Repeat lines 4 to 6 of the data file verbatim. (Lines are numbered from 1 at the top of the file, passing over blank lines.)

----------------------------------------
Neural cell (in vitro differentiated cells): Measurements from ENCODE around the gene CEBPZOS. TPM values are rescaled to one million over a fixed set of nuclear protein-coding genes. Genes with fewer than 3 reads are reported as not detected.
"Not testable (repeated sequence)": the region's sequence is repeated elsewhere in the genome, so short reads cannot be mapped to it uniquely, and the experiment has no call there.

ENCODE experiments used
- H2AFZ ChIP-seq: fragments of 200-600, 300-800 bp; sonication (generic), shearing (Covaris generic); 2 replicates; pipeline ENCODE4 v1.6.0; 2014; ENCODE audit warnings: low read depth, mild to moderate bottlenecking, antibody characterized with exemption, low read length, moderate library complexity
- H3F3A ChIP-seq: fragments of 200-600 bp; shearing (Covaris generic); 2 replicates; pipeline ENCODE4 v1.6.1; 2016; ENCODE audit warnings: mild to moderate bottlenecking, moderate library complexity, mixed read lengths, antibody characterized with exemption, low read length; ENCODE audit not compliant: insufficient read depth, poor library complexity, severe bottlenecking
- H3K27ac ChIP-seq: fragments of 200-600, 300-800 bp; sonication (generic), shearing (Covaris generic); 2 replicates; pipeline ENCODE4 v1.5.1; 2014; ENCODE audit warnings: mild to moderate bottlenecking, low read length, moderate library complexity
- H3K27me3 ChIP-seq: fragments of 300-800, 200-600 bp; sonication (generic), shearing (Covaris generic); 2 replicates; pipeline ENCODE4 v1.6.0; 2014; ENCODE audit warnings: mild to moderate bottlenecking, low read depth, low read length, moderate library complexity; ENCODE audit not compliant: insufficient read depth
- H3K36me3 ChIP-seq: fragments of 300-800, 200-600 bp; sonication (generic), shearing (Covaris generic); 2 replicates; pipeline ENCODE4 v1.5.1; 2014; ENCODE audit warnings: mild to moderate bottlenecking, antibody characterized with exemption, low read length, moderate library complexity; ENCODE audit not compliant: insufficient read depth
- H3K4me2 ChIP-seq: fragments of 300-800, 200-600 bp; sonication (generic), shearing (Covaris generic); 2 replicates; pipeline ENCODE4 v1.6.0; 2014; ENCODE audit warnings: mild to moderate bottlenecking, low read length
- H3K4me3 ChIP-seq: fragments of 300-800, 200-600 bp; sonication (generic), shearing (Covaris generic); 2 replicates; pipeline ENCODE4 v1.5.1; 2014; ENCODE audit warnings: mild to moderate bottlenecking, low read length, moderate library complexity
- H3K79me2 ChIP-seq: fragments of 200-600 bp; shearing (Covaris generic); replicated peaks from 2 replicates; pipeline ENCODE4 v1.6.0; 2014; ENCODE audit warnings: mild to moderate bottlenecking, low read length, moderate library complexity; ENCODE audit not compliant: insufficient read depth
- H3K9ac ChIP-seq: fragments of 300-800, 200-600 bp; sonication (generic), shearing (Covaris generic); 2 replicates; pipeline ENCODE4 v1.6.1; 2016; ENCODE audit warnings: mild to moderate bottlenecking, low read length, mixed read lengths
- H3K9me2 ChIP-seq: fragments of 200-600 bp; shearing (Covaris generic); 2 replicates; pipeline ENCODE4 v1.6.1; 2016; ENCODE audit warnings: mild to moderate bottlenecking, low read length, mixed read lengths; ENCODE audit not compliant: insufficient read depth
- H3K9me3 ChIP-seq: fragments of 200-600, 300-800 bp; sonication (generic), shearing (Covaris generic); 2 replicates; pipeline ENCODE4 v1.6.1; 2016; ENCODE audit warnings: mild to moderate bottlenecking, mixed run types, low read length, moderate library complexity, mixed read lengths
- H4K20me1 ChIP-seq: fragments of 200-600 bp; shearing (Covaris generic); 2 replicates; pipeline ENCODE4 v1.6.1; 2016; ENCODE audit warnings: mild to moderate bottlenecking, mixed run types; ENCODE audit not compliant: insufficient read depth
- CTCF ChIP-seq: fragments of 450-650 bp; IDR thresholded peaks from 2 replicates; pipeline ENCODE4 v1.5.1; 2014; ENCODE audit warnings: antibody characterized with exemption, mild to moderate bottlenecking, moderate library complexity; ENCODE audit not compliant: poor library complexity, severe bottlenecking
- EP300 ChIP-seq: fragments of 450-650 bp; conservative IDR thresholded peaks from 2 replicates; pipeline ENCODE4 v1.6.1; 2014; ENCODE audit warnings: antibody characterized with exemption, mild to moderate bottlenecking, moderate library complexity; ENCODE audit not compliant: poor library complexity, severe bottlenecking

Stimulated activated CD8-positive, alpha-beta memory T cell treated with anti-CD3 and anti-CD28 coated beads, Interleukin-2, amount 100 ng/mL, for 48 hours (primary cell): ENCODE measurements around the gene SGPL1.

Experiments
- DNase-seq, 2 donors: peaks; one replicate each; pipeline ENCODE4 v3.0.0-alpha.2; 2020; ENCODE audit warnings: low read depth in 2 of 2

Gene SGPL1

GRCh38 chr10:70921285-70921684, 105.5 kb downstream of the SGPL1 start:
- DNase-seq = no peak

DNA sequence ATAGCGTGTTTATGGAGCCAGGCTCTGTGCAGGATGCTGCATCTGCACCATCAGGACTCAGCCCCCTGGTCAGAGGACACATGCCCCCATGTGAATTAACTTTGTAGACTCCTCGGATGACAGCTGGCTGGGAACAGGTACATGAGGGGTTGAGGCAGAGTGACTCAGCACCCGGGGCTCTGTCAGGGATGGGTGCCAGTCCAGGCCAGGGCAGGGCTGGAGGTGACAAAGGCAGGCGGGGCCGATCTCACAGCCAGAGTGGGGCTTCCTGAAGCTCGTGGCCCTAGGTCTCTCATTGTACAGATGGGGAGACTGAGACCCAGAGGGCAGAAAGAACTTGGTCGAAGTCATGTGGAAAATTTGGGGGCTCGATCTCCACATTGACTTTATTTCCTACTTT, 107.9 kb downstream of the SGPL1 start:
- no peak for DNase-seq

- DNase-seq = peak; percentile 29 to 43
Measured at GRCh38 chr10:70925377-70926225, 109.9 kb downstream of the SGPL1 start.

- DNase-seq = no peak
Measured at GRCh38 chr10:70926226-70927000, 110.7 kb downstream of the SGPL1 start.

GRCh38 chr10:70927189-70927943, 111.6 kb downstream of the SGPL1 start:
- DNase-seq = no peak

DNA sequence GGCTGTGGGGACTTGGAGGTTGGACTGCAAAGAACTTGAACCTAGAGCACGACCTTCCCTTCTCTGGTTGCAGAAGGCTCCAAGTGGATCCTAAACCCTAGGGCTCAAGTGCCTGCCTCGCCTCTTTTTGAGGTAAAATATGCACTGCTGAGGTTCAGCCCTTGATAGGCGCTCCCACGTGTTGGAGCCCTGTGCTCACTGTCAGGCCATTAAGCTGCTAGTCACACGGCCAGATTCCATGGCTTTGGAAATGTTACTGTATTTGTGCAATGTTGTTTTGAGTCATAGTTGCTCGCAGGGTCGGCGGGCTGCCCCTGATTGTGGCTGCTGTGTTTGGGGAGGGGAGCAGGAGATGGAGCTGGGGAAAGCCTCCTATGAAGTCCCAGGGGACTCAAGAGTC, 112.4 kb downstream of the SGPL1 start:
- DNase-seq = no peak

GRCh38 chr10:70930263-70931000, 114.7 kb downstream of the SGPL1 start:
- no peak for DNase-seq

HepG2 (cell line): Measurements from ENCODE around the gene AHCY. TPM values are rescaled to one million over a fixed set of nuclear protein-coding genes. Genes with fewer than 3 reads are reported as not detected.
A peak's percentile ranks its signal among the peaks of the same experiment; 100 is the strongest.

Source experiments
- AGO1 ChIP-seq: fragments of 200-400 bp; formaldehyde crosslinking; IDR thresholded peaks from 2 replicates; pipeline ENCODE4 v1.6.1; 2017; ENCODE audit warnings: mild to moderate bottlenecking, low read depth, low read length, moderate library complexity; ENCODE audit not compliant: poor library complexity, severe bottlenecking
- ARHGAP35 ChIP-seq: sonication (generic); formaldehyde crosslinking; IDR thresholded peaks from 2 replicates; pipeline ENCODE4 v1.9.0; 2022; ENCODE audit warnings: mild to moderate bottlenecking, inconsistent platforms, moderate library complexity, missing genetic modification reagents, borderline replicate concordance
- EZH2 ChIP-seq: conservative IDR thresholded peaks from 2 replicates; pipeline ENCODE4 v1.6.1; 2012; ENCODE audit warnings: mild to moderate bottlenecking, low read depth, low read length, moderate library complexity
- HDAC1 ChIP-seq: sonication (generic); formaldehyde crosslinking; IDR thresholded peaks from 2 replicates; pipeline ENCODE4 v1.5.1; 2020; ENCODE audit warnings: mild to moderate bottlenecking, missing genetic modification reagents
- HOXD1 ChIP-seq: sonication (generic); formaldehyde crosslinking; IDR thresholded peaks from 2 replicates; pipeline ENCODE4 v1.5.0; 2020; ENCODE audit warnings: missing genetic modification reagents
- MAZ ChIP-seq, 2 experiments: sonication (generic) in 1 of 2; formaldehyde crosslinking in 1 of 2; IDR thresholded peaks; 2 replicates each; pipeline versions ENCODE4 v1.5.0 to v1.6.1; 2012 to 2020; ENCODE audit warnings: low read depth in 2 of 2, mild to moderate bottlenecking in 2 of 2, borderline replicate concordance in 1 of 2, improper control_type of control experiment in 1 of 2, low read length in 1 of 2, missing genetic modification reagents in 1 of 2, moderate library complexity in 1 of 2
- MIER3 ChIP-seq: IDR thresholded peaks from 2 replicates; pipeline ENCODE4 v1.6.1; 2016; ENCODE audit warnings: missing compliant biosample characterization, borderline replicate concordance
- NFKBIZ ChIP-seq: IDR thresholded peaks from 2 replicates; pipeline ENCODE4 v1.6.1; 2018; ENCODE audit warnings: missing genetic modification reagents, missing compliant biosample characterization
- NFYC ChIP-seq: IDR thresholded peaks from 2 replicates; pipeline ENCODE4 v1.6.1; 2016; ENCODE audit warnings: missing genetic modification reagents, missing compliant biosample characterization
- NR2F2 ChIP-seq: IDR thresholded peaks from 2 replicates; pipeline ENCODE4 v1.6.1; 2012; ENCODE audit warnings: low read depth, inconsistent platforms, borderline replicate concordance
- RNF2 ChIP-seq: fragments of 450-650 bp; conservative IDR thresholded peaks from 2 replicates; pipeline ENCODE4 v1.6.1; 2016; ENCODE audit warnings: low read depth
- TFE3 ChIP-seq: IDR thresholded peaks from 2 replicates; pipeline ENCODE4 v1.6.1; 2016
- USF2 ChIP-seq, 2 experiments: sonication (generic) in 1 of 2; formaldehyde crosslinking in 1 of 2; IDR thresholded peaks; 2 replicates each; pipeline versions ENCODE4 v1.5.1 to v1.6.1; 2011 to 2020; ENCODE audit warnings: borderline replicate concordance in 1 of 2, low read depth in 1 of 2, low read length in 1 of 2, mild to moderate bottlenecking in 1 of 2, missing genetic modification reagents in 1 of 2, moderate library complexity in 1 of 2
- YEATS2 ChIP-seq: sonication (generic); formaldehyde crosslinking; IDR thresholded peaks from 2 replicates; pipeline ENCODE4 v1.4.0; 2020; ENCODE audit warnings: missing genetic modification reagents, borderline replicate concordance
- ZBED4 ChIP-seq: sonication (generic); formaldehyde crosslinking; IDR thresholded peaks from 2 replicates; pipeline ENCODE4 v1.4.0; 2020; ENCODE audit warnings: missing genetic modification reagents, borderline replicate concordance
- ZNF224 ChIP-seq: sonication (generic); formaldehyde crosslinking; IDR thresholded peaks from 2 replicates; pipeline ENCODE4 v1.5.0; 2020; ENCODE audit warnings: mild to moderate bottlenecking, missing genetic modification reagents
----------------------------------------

- H2AFZ ChIP-seq: fragments of 200-600, 300-800 bp; sonication (generic), shearing (Covaris generic); 2 replicates; pipeline ENCODE4 v1.6.0; 2014; ENCODE audit warnings: low read depth, mild to moderate bottlenecking, antibody characterized with exemption, low read length, moderate library complexity
- H3F3A ChIP-seq: fragments of 200-600 bp; shearing (Covaris generic); 2 replicates; pipeline ENCODE4 v1.6.1; 2016; ENCODE audit warnings: mild to moderate bottlenecking, moderate library complexity, mixed read lengths, antibody characterized with exemption, low read length; ENCODE audit not compliant: insufficient read depth, poor library complexity, severe bottlenecking
- H3K27ac ChIP-seq: fragments of 200-600, 300-800 bp; sonication (generic), shearing (Covaris generic); 2 replicates; pipeline ENCODE4 v1.5.1; 2014; ENCODE audit warnings: mild to moderate bottlenecking, low read length, moderate library complexity